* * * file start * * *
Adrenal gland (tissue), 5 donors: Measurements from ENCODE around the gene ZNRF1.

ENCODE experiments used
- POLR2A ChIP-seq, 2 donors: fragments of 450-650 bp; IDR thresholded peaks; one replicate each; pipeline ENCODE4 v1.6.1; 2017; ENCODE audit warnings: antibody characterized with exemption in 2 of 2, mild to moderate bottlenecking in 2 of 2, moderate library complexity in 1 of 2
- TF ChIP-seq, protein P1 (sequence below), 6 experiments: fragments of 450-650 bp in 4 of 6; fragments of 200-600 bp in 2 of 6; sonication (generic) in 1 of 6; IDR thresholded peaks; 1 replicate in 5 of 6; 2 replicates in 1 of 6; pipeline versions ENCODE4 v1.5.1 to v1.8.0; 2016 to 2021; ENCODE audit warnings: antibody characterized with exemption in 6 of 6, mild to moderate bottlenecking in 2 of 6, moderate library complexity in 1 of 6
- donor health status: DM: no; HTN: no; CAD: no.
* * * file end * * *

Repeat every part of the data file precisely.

Adrenal gland (tissue), 5 donors: Measurements from ENCODE around the gene ZNRF1.

ENCODE experiments used
- POLR2A ChIP-seq, 2 donors: fragments of 450-650 bp; IDR thresholded peaks; one replicate each; pipeline ENCODE4 v1.6.1; 2017; ENCODE audit warnings: antibody characterized with exemption in 2 of 2, mild to moderate bottlenecking in 2 of 2, moderate library complexity in 1 of 2
- TF ChIP-seq, protein P1 (sequence below), 6 experiments: fragments of 450-650 bp in 4 of 6; fragments of 200-600 bp in 2 of 6; sonication (generic) in 1 of 6; IDR thresholded peaks; 1 replicate in 5 of 6; 2 replicates in 1 of 6; pipeline versions ENCODE4 v1.5.1 to v1.8.0; 2016 to 2021; ENCODE audit warnings: antibody characterized with exemption in 6 of 6, mild to moderate bottlenecking in 2 of 6, moderate library complexity in 1 of 6
- donor health status: DM: no; HTN: no; CAD: no.